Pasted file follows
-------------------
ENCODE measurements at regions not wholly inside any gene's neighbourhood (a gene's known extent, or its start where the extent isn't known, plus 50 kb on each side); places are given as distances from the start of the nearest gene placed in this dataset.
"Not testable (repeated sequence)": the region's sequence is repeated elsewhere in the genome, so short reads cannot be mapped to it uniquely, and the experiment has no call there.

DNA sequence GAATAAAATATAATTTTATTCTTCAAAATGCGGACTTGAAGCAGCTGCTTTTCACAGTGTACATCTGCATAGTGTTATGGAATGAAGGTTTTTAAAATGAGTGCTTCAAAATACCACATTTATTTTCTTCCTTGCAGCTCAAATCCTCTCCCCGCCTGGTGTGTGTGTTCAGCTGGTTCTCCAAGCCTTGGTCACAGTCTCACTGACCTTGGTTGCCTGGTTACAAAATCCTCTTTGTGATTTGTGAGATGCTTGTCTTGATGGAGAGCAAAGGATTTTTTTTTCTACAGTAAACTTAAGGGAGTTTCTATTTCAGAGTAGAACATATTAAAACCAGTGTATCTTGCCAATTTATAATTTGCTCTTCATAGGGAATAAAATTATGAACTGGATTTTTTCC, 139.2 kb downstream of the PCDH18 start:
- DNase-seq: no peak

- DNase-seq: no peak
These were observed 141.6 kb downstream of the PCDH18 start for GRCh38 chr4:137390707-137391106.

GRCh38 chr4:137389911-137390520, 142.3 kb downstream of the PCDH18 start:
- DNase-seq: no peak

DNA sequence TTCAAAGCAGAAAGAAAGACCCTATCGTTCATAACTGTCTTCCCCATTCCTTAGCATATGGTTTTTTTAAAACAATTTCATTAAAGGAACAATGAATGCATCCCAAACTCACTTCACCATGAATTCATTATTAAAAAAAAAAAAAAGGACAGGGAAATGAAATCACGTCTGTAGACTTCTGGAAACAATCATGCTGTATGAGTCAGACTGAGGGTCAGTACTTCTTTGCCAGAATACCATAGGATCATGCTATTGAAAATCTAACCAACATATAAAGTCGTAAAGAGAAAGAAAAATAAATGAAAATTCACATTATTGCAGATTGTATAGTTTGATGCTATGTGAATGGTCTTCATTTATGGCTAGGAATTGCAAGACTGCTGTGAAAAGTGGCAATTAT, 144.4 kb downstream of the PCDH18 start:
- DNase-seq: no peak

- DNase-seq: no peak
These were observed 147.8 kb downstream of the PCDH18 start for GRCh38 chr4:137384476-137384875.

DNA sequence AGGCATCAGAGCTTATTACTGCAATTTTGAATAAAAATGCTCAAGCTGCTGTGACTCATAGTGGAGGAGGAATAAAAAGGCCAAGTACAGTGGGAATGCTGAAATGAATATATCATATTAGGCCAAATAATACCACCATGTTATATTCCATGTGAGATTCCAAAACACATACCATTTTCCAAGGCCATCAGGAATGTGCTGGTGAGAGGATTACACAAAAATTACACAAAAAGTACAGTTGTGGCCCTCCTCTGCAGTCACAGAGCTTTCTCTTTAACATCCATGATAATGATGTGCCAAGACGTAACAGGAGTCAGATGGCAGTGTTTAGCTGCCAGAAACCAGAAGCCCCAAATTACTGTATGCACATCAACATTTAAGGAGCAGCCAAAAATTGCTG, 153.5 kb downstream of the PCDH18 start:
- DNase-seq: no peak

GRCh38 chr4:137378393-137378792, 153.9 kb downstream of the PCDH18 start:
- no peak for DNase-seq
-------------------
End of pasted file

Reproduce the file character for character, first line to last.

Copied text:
ENCODE measurements at regions not wholly inside any gene's neighbourhood (a gene's known extent, or its start where the extent isn't known, plus 50 kb on each side); places are given as distances from the start of the nearest gene placed in this dataset.
"Not testable (repeated sequence)": the region's sequence is repeated elsewhere in the genome, so short reads cannot be mapped to it uniquely, and the experiment has no call there.

DNA sequence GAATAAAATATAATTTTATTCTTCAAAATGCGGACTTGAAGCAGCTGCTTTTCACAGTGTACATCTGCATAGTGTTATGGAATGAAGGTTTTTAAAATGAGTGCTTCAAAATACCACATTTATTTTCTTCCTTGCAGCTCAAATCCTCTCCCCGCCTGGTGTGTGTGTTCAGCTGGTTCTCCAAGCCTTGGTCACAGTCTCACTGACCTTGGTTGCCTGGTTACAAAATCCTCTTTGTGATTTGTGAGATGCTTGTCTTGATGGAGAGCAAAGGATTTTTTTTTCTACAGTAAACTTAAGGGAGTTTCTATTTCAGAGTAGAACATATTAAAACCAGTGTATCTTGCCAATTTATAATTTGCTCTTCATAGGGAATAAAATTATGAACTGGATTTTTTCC, 139.2 kb downstream of the PCDH18 start:
- DNase-seq: no peak

- DNase-seq: no peak
These were observed 141.6 kb downstream of the PCDH18 start for GRCh38 chr4:137390707-137391106.

GRCh38 chr4:137389911-137390520, 142.3 kb downstream of the PCDH18 start:
- DNase-seq: no peak

DNA sequence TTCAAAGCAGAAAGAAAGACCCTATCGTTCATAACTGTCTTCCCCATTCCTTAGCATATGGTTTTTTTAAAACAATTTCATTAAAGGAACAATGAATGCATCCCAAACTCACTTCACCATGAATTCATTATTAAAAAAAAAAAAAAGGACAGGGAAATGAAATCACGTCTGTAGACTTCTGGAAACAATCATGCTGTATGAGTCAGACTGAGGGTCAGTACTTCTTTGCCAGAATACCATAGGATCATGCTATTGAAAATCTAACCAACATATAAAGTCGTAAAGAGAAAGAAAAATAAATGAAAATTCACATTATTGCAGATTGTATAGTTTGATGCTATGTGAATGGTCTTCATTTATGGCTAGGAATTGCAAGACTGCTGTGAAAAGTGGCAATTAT, 144.4 kb downstream of the PCDH18 start:
- DNase-seq: no peak

- DNase-seq: no peak
These were observed 147.8 kb downstream of the PCDH18 start for GRCh38 chr4:137384476-137384875.

DNA sequence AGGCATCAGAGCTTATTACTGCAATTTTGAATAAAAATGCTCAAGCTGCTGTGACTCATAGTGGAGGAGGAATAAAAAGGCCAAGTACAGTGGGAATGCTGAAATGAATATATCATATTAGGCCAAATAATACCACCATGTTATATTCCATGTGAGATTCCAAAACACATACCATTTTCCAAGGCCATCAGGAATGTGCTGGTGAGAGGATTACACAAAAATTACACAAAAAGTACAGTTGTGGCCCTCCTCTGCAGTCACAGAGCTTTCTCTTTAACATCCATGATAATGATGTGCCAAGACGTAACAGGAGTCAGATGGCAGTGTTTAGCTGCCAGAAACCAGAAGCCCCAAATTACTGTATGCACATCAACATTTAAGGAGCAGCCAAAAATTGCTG, 153.5 kb downstream of the PCDH18 start:
- DNase-seq: no peak

GRCh38 chr4:137378393-137378792, 153.9 kb downstream of the PCDH18 start:
- no peak for DNase-seq